3 Nevertheless from a European perspective this is more than a useful guide to places of i industrial archaeological interest in the United States. It opens insights into the discipline of Industrial Archaeology in the United States that reveal different structures from those which would appear in a parallel study in Europe. Industrial Archaeology in the United States has been strongly influenced by the scientific study of artifacts. For the European reader the book, provides a stimulating introduction to the ways in which the detailed examination of lathes or axes has enlarged understanding of industrial — processes, and of how metallurgical analysis can throw light on innovations in recent centuries. Investigation by replication has been developed further in the United States than in Europe, except perhaps for the innovative work I've undertaken in Bologna. Gordon and Malone provide guidance to what has been learned by this means about rendering whale blubber, the manufacture of "negro cloth" and the operation of bloomeries. Environmental issues are acutely observed. The analysis of industrial landscapes, whether of anthracite mining in northeast Pennsylvania, of lead-mining in Missouri or of gold-working in the Yukon is thorough and perceptive. The environmental legacies of such industries are described with a candour which is, as yet, unusual in industrial archaeological studies in Europe. The book says much that is stimulating about the study of industrial buildings, although much of the discussion of mining centres around what can been seen at show mines, and no comprehensive guidance is provided on the analysis of the component buildings of surface installations.

4 It is cheering for any industrial archaeologist to read that "Much of the evidence for the development of mechanical power transmission in the United States has come from the examination of discarded or in situ components." Yet the most significant feature of the approach taken by Gordon and Malone relates to context rather than to detailed methodology. The book breaks away decisively from the traditional sector-by-sector guide to the physical remains of the industrial past. The authors look perceptively at the links between different forms of manufacture at particular periods. They argue with conviction that we learn more about an eighteenth-century, stone-built, water-powered, charcoal-fired blast furnace if we interpret it as a similar enterprise to a contemporary grist mill or saw mill, than if we see it primarily as an ancestor of a late twentieth-century furnace capable of smelting ten thousand tons of iron a day. Similarly there is much in common between all coal field industries of the nineteenth century. In discussion of power and of forms of construction the authors contribute much to our understanding by drawing on examples from a variety of sectors. The chapter on factory buildings progresses from Slater Mill to River Rouge and beyond, expanding our understanding as it does so.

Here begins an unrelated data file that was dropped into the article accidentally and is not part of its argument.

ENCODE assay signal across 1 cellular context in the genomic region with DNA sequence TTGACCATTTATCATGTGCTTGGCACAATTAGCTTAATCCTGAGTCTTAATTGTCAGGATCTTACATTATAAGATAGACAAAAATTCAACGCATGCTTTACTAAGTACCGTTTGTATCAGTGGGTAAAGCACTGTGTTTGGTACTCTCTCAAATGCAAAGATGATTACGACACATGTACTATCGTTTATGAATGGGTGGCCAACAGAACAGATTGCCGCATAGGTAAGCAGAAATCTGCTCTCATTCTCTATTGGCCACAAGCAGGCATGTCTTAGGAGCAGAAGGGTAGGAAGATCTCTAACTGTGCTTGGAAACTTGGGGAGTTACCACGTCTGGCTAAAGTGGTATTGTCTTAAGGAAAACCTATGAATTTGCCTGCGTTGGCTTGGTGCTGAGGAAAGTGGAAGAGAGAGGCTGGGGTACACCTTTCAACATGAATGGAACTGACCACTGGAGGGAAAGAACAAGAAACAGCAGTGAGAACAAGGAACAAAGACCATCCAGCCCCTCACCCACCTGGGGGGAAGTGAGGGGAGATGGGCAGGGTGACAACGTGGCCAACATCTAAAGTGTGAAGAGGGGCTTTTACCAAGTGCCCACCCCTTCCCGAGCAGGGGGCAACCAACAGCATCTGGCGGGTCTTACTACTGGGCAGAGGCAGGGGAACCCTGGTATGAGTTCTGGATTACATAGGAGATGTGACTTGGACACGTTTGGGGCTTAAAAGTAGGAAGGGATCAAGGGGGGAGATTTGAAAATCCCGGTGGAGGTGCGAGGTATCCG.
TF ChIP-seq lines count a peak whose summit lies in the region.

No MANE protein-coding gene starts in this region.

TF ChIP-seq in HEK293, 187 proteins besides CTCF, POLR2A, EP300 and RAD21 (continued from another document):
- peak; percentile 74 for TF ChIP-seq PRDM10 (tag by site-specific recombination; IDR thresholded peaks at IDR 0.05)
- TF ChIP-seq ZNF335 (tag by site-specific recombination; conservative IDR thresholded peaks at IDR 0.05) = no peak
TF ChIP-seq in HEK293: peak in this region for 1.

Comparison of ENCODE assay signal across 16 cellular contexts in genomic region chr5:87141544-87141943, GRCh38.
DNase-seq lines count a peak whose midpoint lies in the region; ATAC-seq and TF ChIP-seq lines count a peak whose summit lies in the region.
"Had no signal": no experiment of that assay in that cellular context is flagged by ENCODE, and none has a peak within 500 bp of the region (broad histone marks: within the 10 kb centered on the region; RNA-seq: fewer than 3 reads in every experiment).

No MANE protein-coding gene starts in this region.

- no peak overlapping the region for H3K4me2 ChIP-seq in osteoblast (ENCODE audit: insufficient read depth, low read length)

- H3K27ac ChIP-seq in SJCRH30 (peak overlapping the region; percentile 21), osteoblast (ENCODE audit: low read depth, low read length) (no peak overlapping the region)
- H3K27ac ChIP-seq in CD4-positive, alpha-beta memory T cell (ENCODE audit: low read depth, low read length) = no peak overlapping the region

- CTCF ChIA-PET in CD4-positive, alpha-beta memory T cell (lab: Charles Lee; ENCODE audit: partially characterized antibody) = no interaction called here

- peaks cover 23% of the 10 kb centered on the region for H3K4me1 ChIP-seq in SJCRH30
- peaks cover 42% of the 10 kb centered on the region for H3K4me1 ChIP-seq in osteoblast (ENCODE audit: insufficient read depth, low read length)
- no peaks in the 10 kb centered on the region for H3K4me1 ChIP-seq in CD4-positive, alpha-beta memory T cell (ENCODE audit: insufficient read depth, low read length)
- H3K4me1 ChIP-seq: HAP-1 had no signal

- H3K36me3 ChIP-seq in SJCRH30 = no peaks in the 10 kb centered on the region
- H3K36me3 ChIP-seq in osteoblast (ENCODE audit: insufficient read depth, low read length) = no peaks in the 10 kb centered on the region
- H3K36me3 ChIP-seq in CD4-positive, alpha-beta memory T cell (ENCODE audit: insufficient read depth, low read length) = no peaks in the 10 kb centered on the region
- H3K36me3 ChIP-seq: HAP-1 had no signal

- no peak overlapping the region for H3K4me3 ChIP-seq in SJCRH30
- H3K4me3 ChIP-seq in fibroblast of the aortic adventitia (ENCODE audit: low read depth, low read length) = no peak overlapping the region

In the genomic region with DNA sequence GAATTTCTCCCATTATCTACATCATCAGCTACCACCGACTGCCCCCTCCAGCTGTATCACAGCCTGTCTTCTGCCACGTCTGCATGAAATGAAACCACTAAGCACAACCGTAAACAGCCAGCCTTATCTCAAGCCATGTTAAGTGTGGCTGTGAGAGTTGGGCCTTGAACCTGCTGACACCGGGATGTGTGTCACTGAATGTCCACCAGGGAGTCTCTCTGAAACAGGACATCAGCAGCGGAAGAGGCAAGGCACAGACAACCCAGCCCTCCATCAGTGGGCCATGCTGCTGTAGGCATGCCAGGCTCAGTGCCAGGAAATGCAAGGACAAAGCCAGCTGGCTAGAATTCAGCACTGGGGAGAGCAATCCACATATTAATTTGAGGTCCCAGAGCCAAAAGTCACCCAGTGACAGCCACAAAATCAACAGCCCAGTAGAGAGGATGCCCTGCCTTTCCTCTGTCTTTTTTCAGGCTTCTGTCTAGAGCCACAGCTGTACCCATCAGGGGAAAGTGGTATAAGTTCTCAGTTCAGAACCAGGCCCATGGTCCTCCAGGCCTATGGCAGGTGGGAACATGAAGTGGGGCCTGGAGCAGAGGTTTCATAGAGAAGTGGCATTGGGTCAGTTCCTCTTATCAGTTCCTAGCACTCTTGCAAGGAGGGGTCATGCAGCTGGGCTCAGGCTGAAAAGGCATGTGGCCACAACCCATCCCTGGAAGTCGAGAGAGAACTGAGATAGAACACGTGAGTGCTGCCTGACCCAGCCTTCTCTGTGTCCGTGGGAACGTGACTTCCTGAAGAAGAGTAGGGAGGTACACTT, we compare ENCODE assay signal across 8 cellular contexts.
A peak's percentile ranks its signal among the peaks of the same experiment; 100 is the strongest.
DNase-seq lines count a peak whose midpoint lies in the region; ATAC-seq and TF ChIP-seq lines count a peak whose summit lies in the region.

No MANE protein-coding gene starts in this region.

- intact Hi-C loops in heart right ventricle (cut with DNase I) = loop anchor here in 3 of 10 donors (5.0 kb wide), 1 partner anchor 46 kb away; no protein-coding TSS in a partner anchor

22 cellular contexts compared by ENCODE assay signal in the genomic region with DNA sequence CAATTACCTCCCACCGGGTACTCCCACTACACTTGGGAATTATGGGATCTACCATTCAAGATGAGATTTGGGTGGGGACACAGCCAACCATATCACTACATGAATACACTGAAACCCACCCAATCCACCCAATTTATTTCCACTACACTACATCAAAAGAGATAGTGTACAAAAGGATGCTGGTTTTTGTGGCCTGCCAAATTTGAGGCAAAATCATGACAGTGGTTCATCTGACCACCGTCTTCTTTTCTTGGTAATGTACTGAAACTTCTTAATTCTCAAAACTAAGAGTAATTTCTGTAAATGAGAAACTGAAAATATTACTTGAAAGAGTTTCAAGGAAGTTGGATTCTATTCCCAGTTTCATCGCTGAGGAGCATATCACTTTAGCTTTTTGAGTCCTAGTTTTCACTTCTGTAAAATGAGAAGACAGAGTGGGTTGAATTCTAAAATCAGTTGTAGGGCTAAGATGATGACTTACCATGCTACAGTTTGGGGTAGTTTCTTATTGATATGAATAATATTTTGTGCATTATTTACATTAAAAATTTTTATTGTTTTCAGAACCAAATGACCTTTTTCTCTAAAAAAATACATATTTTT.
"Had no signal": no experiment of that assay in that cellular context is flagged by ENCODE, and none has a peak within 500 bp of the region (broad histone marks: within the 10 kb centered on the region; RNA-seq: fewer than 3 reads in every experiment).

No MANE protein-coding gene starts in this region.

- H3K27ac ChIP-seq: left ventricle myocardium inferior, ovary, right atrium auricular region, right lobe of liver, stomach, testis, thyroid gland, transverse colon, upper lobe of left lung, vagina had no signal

5 A further strength of the book comes from the authors' awareness of the significance of archaeological evidence in approaching the history of work. Their stress on the role of "growing artisanal competence" or "incremented innovation" as a factor in technological development is a helpful contribution to the methodology of Industrial Archaeology, and they display a commendable awareness of the issues raised by such social historians as E. P. Thompson and Patrick Joyce.

6 Gordon and Malone advise (p. 33) that every student of American industrial history should hear in motion the eighty working looms at Boott Mill, Lowell, an acknowledgement that Industrial Archaeology in the United States has advanced through conservation projects as well as through scholarship. It is also a statement which is confident, a word which describes many aspects of the book. The authors see no need to apologize for their discipline, nor to make promises about what it may produce in the future. They simply accept that industrial archaeologists participate with other specialists in debates on the big questions about the history of the United States. The book's judgements are not just confident — they are mature. They rest, as the bibliography shows, on a substantial corpus of scholarship. This book opens new perspectives on the growth of manufacturing in the United States, is a contribution to thinking about Industrial Archaeology that is significant beyond North American shores and a challenge to succeeding generations. It is to be hoped that there will be as much that is enlightening and as much that is challenging in a future distillation of the work of industrial archaeologists published in the thirty years after 1994.